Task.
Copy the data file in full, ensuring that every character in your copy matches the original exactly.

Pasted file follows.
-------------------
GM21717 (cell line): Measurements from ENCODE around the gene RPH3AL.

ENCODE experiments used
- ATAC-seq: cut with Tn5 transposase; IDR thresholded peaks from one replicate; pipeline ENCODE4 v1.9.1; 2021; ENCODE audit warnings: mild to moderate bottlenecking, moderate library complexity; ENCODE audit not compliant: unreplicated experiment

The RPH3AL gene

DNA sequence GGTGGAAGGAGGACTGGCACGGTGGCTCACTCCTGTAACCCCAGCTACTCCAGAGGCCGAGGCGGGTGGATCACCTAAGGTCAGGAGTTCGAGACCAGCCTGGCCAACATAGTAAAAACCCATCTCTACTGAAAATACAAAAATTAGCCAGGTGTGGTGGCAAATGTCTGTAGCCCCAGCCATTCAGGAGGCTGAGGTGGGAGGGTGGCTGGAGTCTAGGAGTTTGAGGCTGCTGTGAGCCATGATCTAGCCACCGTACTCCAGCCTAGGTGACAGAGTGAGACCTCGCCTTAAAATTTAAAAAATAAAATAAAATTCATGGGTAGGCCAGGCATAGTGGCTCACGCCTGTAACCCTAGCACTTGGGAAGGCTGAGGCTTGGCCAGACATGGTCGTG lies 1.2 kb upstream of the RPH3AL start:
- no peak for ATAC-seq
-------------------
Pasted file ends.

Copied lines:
GM21717 (cell line): Measurements from ENCODE around the gene RPH3AL.

ENCODE experiments used
- ATAC-seq: cut with Tn5 transposase; IDR thresholded peaks from one replicate; pipeline ENCODE4 v1.9.1; 2021; ENCODE audit warnings: mild to moderate bottlenecking, moderate library complexity; ENCODE audit not compliant: unreplicated experiment

The RPH3AL gene

DNA sequence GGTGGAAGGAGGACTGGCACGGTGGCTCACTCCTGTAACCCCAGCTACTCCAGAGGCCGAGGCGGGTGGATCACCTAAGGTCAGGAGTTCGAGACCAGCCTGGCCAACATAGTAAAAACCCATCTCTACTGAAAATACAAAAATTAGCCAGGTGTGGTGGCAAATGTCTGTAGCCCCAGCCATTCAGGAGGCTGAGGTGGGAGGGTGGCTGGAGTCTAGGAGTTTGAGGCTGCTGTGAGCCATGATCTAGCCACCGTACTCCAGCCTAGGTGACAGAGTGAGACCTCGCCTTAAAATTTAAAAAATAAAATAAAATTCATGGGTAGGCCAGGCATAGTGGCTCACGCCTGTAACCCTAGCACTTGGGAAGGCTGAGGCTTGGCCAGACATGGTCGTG lies 1.2 kb upstream of the RPH3AL start:
- no peak for ATAC-seq